The most spectacular mission encounter came in July 2005, when NASA's Deep Impact probe launched an 820lb projectile at
Comet Tempel 1 that struck with energy equivalent to 4.8 tons of TNT--comparable to a fair-size bomb. Once again the
expectations of the standard model were confounded. The presumed composition of fluffy ice led to predictions of a crater the size of a football field and seven stories deep, revealing primordial ice and ejecting a large volume of subsurface material that would include water. Much of the energy was
expected to be absorbed in compression, giving rise to warnings that little might be observed in the way of an impact flash or
surface heating. In fact there was not only a spectacular flash but two, one shortly before the impact, followed by an
immense blast of radiance and fine dust that temporarily blinded the instrument sensors, with the result that details of the
actual impact and its exact location were obscured.
Instead of a deep crater in loosely consolidated ice and dust, the signs afterward pointed to at least two new ejecta
centers, far shallower than anticipated, in what looked more like solid rock. The flash prior to impact came as a complete
surprise to the investigators, since nothing in the standard model provides a mechanism for it. The ejecta were collimated
into distinct jets that preserved their form over large distance, not at all reconcilable with neutral gas dispersing into a
vacuum. The expected release of subsurface ice water didn't happen. From images returned by the probe and impactor, the
nucleus was seen to be dry, sculpted into sharply defined craters, ridges, mesas, and spires--nothing like an ice ball
softening and melting and losing definition as it nears the Sun.
The highest-resolution pictures from the impactor show spots of white-out occurring preferentially along sharper features of
the terrain, such as crater rims and the crests of cliffs rising above valley floors. Subsequently, the coma was seen to
brighten throughout at a speed that couldn't be explained by the transport of ejecta material from the impact, eventually
reaching eleven times its original brightness.
When a body of scientific theory finds itself subject increasingly to post-hoc improvisations to make it fit new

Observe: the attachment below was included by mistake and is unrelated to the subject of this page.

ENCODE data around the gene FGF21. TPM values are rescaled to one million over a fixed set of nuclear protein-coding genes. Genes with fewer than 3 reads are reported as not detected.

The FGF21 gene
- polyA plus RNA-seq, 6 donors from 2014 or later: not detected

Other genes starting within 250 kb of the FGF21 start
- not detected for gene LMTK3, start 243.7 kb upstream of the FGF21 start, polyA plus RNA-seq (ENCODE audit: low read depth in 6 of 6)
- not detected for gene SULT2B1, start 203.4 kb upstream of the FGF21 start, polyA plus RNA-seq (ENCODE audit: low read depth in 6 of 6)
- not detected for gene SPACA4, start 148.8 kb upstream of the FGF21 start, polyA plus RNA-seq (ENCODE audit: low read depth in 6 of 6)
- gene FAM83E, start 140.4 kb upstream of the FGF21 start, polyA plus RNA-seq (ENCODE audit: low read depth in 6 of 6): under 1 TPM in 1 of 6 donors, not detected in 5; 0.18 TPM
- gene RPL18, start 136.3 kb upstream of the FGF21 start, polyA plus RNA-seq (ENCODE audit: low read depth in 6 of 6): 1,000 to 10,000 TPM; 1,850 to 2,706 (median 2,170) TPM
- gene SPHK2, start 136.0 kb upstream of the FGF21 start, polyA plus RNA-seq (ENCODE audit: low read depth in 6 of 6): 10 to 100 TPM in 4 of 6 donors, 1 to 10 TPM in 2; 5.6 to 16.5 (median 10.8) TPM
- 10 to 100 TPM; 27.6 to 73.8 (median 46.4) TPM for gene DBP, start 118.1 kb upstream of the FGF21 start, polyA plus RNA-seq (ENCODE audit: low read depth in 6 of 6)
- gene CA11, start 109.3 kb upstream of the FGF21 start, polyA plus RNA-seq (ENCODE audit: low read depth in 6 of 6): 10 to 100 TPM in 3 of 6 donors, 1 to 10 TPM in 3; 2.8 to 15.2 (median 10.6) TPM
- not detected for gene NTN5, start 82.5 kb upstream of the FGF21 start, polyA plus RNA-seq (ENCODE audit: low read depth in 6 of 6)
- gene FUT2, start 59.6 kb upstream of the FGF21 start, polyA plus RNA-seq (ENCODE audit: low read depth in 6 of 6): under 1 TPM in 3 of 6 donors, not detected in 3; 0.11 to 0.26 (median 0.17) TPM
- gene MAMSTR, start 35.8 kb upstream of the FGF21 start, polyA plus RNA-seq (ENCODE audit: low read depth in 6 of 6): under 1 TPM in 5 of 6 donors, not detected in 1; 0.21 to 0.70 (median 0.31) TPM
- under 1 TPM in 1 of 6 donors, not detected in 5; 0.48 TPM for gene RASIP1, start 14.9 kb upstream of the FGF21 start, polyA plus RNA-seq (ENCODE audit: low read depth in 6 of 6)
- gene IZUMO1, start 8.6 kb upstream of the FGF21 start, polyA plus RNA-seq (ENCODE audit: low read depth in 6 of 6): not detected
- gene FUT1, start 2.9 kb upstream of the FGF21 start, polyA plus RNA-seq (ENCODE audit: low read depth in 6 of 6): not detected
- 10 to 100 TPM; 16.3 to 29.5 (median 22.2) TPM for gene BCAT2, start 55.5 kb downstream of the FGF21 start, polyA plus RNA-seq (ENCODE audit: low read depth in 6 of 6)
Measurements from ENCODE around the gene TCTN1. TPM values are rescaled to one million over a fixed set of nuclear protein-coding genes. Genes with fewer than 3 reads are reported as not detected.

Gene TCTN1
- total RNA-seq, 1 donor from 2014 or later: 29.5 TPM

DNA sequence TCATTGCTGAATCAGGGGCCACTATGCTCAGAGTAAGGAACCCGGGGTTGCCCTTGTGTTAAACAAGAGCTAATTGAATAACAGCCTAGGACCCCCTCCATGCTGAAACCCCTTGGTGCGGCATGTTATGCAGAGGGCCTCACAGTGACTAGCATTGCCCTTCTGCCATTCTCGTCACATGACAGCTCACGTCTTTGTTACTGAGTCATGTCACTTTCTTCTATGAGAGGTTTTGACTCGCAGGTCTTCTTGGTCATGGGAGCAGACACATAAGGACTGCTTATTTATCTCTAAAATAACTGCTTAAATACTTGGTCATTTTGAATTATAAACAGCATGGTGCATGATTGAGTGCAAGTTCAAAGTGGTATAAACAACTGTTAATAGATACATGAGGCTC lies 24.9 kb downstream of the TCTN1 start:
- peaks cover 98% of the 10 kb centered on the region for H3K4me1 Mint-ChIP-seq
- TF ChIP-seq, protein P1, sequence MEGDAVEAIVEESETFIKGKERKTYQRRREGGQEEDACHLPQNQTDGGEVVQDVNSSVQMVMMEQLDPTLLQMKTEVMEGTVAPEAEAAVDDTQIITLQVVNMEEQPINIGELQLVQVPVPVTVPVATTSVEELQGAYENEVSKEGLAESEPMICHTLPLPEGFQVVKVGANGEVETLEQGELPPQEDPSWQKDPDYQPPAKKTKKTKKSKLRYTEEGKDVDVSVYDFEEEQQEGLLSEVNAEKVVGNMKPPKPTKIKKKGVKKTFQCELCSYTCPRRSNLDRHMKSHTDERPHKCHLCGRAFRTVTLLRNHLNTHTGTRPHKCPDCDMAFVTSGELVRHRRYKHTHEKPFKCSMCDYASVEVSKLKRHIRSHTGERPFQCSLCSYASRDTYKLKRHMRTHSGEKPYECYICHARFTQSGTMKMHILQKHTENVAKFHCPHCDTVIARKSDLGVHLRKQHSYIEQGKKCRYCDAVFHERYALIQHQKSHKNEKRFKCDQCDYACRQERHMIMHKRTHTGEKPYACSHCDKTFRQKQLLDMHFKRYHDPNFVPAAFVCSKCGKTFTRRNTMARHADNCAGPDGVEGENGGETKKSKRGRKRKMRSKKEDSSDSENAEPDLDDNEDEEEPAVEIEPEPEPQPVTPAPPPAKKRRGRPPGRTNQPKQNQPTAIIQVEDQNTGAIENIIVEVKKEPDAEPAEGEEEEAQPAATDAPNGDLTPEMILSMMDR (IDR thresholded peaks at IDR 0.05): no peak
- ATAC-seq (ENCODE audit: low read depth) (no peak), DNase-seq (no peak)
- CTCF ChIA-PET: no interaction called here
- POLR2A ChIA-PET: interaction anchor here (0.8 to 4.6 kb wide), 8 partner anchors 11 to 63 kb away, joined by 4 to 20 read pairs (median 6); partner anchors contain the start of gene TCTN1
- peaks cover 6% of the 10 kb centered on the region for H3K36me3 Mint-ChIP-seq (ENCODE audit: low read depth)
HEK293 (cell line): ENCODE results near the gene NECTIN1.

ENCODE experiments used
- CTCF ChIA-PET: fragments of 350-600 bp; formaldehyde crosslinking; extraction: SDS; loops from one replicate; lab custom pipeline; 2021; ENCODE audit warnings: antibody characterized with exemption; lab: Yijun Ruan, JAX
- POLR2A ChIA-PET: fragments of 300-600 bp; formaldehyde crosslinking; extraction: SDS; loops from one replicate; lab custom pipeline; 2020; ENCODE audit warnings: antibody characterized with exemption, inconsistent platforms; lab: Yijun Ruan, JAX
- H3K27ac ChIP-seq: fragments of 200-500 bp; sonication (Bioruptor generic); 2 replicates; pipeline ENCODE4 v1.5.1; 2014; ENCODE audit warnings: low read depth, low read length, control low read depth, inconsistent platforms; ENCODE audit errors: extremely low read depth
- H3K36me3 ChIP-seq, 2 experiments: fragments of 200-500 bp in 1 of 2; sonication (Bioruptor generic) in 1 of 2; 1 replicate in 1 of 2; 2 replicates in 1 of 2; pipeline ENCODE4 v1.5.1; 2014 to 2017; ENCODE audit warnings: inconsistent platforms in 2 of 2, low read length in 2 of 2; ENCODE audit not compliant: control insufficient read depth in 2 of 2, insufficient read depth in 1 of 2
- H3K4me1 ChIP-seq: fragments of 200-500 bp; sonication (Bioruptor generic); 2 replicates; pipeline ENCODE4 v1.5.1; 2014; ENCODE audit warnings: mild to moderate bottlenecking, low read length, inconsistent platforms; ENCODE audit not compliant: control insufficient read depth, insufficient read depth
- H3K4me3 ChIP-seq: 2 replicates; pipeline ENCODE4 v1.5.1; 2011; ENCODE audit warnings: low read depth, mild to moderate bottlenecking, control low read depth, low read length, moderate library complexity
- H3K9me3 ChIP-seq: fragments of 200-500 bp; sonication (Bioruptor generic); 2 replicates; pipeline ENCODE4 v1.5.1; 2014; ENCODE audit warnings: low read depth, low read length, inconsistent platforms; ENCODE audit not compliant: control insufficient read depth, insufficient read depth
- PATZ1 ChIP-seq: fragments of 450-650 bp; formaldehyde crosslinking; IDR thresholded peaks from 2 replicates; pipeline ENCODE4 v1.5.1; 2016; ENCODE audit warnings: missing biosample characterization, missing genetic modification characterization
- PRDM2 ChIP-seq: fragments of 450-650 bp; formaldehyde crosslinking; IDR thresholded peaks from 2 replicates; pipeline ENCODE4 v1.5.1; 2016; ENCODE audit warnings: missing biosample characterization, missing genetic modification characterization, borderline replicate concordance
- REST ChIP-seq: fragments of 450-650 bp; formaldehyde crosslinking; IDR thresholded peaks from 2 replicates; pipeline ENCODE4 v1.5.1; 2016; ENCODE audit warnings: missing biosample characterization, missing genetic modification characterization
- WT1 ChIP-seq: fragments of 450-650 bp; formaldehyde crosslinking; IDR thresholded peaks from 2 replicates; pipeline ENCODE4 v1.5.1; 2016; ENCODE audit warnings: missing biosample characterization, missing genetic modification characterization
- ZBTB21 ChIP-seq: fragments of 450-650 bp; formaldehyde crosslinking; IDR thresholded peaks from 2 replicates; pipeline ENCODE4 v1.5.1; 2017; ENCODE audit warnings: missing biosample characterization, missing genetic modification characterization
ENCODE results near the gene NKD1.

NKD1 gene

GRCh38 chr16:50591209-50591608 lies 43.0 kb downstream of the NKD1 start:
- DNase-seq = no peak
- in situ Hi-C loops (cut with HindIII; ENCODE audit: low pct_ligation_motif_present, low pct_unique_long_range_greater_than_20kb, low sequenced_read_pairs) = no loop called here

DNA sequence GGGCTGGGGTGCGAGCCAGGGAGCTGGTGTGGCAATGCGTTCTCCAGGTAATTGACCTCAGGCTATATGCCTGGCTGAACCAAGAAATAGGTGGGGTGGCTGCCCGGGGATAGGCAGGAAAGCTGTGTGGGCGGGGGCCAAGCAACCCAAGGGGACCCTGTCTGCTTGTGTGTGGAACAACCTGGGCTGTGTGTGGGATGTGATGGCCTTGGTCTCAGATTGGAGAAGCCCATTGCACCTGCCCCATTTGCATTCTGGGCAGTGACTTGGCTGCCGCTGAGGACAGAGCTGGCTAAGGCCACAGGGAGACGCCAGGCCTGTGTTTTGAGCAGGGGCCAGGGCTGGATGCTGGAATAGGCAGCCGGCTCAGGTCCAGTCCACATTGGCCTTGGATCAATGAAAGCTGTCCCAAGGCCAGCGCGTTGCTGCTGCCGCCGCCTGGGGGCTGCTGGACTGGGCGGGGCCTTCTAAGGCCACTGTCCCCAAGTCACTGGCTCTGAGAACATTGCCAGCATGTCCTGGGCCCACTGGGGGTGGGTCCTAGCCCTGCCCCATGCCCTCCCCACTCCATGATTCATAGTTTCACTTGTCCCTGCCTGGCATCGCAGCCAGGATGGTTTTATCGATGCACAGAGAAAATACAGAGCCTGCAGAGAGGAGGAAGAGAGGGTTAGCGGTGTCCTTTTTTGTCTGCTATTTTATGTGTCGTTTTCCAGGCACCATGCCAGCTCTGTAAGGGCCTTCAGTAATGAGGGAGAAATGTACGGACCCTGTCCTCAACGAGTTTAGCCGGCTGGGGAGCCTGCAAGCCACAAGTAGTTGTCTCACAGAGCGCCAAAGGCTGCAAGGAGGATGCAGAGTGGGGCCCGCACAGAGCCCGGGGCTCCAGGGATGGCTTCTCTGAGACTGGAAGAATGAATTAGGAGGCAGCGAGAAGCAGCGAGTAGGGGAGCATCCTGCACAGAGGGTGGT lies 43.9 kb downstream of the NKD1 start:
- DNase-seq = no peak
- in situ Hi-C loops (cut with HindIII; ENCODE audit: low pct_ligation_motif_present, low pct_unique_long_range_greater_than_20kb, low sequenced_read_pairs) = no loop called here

observations, it's usually a sign that the time has come for the underlying assumptions be questioned and an alternative
sought that explains the facts more easily and naturally. The classic example is the Ptolemean geocentric system of astronomy, in
which, with a bit of ingenuity and creativity, it was always possible to contrive more complex combinations of epicycles to
accommodate the latest data. As a consequence the traditional view continued to dominate Western thought long after it should
have been retired.
In the case of the various comet-related conundrums, an alternative that presents itself is the rapidly emerging Electric Universe paradigm, which recognizes the crucial role of electricity and
assigns it the primary role above gravity--the weakest force known to physics--in shaping and energizing the cosmos. Electric
and magnetic forces provide a far more powerful and effective means than gravity for collecting together, compressing, and
heating dispersed matter to form stars. Many examples exist across the galaxy of events that can be interpreted as precisely
this process taking place now, that require no invoking of abstract, exotic physics, but are readily explained in terms
familiar to any plasma researcher or electrical engineer.
According to the electrical model, systems of stars, planets, and other bodies are not gravitational condensations from an accretion disk, but formed in a
hierarchical progression of fission events from hot, highly-electrically-stressed stars down through gas giants, rocky
planets, and moons. Space is not the idealized vacuum that was once assumed, but a plasma containing charged particles that
conduct current and respond to electromagnetism. In the Solar System that we see today, orbits have spaced themselves out